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Postby Tom Frame » 10/09/08 03:23 PM

In 1977, I visited Hollywood for the first time. I was a 17 year old narcissistic punk who had been bitten by the magic bug three years earlier. After ambling up and down Hollywood Boulevard, enjoying the free entertainment provided by the hookers, junkies and con men, I discovered a small door, which may or may not have had advertising signage. But the door beckoned me, so I opened it and stepped inside. I encountered a long flight of stairs that seemed to go straight up, and up, and up.

Upon reaching the summit, I walked into a dusty, disorganized, poorly-lighted room filled with magical wonders. The only other person in the room was a rather shabbily dressed, older, balding gentleman. He graciously introduced himself as Joe Berg. I had never heard of him. I recall wondering why he stocked so many Ultra Mental decks.

We engaged in a lively, stimulating magical conversation for well over an hour. I had him all to myself. He asked me lots of questions and showed a genuine interest in me and my magical aspirations.

I bought an Ultra Mental Deck and he taught me a presentation called the Invisible Deck, by some guy named Eddie Fields, who I had never heard of. I was blown away!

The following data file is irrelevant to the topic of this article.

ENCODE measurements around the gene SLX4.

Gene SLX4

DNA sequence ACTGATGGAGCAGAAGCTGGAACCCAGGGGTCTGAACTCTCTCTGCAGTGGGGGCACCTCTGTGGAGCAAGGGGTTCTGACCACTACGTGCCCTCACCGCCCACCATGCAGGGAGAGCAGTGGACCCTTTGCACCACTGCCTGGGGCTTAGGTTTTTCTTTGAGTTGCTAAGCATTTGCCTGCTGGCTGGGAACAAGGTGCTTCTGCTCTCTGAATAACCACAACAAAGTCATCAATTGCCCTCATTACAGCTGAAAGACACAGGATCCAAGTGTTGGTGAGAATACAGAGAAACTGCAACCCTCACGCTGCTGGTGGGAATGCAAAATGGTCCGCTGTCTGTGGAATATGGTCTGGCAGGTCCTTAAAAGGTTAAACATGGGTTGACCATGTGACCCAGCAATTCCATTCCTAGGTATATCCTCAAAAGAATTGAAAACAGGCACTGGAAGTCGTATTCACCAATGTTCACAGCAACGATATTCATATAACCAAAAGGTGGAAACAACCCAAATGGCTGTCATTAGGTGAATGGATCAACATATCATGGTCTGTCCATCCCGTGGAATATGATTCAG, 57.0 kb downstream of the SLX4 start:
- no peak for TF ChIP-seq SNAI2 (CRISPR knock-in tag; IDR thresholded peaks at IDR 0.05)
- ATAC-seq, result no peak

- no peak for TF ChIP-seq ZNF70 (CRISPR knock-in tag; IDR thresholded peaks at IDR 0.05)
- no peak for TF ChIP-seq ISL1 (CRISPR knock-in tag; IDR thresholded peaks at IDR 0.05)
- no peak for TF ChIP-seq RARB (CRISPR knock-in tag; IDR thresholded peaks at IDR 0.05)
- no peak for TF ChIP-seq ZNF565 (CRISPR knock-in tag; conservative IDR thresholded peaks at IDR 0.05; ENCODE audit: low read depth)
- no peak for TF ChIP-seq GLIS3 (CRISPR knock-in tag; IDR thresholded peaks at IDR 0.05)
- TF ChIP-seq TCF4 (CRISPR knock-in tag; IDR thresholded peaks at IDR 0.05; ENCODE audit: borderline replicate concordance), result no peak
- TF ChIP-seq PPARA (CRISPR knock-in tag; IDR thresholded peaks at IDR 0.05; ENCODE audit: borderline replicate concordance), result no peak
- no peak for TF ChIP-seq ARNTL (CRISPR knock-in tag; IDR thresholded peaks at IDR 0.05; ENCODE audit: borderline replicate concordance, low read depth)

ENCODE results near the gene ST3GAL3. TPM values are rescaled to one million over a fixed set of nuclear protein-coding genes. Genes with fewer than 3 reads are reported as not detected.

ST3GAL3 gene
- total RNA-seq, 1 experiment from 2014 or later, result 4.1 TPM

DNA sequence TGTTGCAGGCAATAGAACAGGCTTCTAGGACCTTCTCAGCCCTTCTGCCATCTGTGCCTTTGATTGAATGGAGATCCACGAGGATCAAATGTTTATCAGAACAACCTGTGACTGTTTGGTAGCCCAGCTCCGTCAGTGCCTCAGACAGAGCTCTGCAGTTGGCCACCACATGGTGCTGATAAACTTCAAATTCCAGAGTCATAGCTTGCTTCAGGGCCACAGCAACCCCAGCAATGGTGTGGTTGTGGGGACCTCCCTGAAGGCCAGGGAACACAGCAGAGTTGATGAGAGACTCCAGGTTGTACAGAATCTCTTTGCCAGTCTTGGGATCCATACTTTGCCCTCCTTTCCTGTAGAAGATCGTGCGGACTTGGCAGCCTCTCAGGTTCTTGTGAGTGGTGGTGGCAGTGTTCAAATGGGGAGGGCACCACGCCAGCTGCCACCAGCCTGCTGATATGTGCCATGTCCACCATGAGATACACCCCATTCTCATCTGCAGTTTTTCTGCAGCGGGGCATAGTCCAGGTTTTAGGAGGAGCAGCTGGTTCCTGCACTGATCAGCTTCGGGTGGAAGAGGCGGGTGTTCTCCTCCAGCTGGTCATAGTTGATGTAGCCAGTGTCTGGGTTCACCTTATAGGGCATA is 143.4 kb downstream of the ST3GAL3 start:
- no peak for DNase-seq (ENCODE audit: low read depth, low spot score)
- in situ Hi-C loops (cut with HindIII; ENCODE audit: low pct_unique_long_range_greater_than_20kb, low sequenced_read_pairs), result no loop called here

He encouraged me to keep studying and practicing. He wished me luck. We shook hands and said goodbye. Somehow I avoided falling down the stairs as I left.

Joe and the shop are now gone. But I will always remember that wondrous, magical encounter. And I will always regret that I didnt ask him more about himself.
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Postby David Alexander » 10/10/08 12:11 AM

The first magic shop I ever visited was Brownies Magic and Hobby Shop at 2023 Pacific in my hometown of Long Beach, California. Herb Brownie Brown was the shop owner and a local professional magician. His shop had clubs for all sorts of interests including a club he was just starting called the Long Beach Mystics. I joined immediately. Years later I would be the first Mystic to become a full-time professional, but others followed over the years including Jim Hamilton, Paul Fidler, Stan Allen, Les Arnold, Randy Pryor, and others.

When I got older I took the bus to Hollywood to Joe Bergs Magic Shop at 6560 Hollywood Blvd, upstairs. It was a small rat hole of a shop with Joe running it and his son Ronnie driving Joe, and everyone else, crazy.

Like the real magic shop it was, it was not often frequented by civilians like the street level shops were. Joes was a shop for the trade. There were dozens of pictures on the walls of the many professionals Joe had known over the years including one framed letter from a teenager in Nebraska ordering something and signing the letter Carsoni. He later grew up and became a late-night television icon, but never lost his love of magic.

Visits to Joes were great fun as a kid and later, as a young adult working at being a professional, visits often had their own rewards. I remember being there one Saturday, talking to Kirk Kirkham and Lou Lancaster about John Calvert when John walked through the door and surprised us all. John always had good timing.